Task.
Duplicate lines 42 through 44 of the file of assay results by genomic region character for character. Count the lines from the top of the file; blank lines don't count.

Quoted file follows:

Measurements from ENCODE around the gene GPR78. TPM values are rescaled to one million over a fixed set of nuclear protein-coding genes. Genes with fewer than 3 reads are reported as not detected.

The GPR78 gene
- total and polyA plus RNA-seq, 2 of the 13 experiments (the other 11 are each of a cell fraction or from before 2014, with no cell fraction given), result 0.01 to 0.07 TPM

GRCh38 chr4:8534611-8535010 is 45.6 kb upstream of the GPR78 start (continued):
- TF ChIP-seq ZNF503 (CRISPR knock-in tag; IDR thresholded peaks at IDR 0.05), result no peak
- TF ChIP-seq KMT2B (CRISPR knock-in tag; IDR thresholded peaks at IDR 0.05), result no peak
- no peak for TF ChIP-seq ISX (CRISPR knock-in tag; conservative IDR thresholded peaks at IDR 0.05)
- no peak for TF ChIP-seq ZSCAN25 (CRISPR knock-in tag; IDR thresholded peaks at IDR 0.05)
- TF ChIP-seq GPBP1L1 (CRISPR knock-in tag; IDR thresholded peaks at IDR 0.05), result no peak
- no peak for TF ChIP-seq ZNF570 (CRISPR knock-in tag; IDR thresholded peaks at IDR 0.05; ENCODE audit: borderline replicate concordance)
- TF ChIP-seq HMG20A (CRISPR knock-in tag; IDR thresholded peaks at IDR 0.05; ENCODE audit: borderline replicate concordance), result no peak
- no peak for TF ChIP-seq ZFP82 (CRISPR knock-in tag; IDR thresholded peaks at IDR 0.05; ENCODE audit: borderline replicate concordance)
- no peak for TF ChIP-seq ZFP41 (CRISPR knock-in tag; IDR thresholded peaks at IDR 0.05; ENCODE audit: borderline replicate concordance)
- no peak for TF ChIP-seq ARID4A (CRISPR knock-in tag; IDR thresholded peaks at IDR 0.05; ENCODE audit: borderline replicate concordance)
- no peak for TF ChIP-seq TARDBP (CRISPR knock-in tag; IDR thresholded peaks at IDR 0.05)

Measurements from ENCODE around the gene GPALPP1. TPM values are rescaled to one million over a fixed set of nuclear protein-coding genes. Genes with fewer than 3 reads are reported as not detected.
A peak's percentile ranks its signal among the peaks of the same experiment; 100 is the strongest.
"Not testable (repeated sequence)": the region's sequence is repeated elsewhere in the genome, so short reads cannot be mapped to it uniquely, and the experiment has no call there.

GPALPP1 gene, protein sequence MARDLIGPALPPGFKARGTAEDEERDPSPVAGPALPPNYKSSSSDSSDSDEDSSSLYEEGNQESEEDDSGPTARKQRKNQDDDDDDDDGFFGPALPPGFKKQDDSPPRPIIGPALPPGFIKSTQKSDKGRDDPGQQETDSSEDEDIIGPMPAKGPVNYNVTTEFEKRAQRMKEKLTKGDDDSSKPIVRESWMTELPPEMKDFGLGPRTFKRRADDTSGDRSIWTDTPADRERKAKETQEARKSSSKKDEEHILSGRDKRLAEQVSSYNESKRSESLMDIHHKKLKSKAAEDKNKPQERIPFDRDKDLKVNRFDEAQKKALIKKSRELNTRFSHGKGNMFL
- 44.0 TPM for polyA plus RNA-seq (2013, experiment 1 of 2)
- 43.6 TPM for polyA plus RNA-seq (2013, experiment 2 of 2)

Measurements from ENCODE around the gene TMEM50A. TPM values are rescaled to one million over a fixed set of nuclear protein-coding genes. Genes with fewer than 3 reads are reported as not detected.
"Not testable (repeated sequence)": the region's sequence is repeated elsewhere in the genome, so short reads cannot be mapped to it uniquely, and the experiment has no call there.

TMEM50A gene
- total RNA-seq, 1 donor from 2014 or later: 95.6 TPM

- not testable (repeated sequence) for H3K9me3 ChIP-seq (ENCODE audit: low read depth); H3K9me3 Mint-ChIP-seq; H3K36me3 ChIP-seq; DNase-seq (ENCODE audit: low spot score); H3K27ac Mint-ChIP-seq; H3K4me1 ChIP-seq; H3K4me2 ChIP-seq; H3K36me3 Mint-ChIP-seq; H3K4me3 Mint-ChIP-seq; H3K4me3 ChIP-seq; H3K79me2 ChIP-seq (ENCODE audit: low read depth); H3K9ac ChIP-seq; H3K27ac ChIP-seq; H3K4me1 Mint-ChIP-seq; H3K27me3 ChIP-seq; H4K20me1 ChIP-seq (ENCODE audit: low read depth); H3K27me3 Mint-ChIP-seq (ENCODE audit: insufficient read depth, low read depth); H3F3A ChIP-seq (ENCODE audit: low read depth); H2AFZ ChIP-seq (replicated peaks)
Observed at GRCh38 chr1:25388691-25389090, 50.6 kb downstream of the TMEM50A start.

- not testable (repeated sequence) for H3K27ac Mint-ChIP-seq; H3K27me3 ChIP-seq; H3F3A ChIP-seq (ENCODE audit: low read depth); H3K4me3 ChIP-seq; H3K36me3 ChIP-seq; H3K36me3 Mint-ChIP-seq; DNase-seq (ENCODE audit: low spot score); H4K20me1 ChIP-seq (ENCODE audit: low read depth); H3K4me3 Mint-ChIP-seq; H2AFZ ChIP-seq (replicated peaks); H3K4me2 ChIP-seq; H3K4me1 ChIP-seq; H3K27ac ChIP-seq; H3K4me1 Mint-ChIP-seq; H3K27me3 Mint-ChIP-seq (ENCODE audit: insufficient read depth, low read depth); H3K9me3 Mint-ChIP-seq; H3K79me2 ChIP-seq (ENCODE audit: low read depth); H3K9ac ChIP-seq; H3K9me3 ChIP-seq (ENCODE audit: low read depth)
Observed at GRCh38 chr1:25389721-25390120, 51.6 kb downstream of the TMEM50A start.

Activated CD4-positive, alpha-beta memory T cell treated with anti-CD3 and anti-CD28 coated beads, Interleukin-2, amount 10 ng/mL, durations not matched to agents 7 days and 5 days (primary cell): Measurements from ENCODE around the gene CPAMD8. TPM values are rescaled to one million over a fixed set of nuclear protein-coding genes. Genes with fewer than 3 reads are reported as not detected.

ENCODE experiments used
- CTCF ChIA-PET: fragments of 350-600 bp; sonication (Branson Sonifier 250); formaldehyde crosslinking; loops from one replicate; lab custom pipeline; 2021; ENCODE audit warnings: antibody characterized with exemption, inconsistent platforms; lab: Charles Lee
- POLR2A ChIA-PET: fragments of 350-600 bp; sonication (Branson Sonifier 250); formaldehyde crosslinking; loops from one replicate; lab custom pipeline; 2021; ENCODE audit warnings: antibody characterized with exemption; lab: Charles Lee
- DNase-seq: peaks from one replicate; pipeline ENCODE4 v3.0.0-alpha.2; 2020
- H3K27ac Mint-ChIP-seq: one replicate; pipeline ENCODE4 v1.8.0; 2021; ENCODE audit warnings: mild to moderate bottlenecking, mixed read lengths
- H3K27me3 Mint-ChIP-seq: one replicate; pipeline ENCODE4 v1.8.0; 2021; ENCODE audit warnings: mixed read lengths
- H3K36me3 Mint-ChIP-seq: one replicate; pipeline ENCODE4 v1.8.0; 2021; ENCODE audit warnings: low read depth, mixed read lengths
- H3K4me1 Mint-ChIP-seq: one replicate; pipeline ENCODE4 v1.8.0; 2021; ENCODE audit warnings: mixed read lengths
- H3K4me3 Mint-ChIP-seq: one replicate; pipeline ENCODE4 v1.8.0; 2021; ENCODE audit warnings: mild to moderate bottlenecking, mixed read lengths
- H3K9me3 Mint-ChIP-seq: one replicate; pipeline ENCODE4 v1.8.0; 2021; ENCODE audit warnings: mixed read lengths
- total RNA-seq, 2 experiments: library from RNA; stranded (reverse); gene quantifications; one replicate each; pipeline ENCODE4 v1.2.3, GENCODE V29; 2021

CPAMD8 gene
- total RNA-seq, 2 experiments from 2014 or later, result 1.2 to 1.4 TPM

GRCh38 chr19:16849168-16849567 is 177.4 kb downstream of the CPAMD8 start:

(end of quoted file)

CPAMD8 gene
- total RNA-seq, 2 experiments from 2014 or later, result 1.2 to 1.4 TPM

GRCh38 chr19:16849168-16849567 is 177.4 kb downstream of the CPAMD8 start: